Blue Swirl wrote:
But the number is much higher. It's the limitation of the #pci devices.
On 1/11/09, Dor Laor <address@hidden> wrote:
Carl-Daniel Hailfinger wrote:
On 11.01.2009 08:10, Blue Swirl wrote:
On 1/11/09, Jamie Lokier <address@hidden> wrote:
> But we also have to think about how to support newer platforms and newer
> kernels and this will often mean that we have to make intrusive changes
> so that the integration makes everyone happy. This does not mean that
> we cannot support older platforms though, we just have to do it a little
> differently on the older platforms.
Sure, but don't make it _deliberately_ hard to support
older/obscure/can't-compile-a-kernel-module guests by
something that's obviously going to require a totally different
mechanism on those other guests. It would make it unnecessarily hard
to integrate diverse guests with management apps from different
authors if they do adopt the vmchannel mechanism.
I think a serial port device should be universally supported by any OS
and it's portable to many systems. Older OS may accidentally enable
forwarding between the trusted nic and other nics, this doesn't happen
with serial lines.
I remember the old days of DOS networking where the Kirschbaum-Netz
software provided some sort of routed/forwarded networking between PCs
over serial ports. It was a default on choice in many corporate and
private "LANs" in Germany at the beginning of the last decade.
Except for machines with that software (which is really hard to get
nowadays), my concern should be a non-issue, especially for virtual
machines which are unlikely to have such software installed.
Actually vmchannel started as a pv serial implementation. Standard serial
a bit low performing and demand an vmexit per byte (maybe it's not that bad
Moreover, various guest do not support more than 4 serial channels. Since
should be several channels and we like to preserve some for console/debug,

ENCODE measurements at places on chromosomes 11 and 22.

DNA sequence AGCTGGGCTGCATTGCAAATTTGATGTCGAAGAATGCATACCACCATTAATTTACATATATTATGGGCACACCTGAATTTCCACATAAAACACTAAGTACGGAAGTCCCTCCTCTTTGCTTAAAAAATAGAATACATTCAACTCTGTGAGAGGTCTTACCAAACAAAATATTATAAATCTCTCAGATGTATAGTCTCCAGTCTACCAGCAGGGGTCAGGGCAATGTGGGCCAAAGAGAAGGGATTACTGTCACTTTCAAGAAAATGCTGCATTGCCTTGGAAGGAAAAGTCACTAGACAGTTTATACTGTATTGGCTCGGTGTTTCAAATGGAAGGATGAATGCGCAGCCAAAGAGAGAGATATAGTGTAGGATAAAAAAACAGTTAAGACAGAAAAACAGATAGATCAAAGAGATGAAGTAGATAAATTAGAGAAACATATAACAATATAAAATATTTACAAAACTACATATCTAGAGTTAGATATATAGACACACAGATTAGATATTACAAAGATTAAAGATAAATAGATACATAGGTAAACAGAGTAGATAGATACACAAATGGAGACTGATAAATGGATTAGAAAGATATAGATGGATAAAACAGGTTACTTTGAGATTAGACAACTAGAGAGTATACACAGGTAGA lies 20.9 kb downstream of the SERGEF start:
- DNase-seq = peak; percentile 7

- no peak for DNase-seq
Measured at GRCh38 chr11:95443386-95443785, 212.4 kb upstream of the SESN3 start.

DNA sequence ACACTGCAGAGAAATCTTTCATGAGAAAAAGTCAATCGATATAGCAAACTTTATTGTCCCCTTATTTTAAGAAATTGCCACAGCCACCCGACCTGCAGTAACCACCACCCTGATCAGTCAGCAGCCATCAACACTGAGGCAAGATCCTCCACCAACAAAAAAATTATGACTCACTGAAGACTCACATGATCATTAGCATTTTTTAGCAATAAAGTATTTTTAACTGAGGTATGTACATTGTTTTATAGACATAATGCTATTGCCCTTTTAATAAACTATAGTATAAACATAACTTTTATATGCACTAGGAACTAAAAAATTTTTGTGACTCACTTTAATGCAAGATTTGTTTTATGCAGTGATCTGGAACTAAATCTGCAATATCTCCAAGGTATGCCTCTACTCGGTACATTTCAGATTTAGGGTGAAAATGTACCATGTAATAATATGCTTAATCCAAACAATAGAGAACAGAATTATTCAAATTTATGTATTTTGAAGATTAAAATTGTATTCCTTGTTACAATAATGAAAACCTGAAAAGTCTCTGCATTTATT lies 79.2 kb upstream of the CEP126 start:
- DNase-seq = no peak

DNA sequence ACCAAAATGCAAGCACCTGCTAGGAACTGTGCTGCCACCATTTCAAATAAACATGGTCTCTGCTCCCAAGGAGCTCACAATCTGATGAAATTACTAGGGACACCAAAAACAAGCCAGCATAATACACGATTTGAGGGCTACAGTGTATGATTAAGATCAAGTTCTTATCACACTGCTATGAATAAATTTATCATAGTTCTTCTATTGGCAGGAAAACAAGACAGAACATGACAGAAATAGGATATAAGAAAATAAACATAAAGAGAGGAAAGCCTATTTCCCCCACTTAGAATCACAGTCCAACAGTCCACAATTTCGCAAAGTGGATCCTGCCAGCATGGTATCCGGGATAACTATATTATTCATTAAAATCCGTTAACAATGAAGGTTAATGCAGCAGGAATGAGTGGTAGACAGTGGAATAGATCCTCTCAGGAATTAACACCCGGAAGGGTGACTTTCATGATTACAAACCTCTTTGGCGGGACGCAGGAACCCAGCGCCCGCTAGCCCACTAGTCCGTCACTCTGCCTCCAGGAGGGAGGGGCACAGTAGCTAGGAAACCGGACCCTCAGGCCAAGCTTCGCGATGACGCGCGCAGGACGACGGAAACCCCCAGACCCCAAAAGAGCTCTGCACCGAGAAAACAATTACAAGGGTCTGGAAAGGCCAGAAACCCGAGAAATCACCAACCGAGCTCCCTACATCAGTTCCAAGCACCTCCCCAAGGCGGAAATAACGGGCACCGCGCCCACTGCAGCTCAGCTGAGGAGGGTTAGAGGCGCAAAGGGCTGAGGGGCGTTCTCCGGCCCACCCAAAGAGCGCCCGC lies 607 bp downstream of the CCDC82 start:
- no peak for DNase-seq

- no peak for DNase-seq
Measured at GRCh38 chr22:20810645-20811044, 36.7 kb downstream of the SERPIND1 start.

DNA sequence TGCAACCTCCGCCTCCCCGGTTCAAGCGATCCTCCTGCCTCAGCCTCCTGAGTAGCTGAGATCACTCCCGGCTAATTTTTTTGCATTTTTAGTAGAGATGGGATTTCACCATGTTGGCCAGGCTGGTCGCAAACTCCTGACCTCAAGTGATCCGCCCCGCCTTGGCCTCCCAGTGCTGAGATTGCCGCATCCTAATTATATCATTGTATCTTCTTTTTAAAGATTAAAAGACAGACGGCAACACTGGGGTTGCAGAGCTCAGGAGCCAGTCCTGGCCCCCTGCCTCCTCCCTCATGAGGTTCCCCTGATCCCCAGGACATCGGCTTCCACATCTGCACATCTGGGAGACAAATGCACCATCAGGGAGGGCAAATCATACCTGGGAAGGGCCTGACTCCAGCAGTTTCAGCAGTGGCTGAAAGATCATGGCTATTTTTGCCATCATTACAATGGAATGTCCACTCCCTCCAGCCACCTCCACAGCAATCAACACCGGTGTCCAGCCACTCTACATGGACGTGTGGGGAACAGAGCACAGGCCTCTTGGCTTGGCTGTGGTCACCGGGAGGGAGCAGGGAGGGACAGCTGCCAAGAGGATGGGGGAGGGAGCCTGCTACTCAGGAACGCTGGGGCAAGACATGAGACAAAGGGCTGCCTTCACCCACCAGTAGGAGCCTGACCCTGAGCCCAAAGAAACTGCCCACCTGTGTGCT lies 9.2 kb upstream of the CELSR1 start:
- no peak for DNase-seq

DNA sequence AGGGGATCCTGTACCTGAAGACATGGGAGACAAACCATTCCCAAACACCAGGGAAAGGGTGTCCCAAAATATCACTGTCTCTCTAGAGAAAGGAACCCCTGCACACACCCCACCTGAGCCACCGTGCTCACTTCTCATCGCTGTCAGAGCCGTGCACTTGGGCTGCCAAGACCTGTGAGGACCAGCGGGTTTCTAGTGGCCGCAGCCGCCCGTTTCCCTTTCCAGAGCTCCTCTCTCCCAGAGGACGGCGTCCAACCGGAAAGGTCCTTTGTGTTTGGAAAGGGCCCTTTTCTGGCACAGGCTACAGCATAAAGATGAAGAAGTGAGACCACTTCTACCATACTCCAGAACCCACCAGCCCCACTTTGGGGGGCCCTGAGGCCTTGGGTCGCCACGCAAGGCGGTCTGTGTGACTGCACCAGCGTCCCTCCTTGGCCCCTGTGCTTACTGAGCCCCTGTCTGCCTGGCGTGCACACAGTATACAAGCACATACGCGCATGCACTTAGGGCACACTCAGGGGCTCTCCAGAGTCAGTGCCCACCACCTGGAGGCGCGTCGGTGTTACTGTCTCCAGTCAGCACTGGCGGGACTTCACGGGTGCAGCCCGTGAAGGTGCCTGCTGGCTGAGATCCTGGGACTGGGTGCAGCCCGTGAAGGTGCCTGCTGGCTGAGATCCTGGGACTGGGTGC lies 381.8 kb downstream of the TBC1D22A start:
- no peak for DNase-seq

There could be similar OS limits for number of nics in the system.
It's logical, mainly for the serial.
Originally, vmchannel was a virtio interface with netlink interface to the
Then, Anthony asked to change it to a socket interface with new address
was indeed a logical step. Then, David Miller was reluctant to add such
interface to the
kernel. Instead, he offered the network device solution.
Are we close to begin this loop again? :)
I propose to make the vmchannel connect to any capable device (serial,
nic, usb, IO port, whatever) by adding some indirection. Moreover, at
start no device should be "vmchannel-enabled" but the connection could
be made dynamically at guest's request, then some of the disadvantages
you listed are gone.
My only fear is that too many options will confuse the users/developers.
The installer of the guest agent is responsible for punching a hole in
Let's try to stick to the nic solution. It has some advantages over pv
- Reliable communication if tcp is used
- Migration support for slirp
- No new driver in the guest.
- Might even work for older guests
The disadvantages are:
- Need to 'teach' guest daemons/firewalls not to handle/block the new
The guest could request a vmchannel only after ensuring that the
firewall is fixed..
It does check (meaning we need to fully implement the link local rfc).
- Link local addresses for ipv4 are problematic when using on other
nics in parallel
Likewise, the guest could check the address situation beforehand.
The problem is that even if we check that no one is using this guest
link address, another nic can use link local addresses. So a remote
the LAN of the other nic might chose the same address we are using.
- We should either 1. not use link local on other links 2. Use
standard dhcp addresses 3. do
not use tcp/ip for vmchannel communication.
So additional nic can do the job and we have several flavours to choose
The solution should be generic enough so that any nic can be connected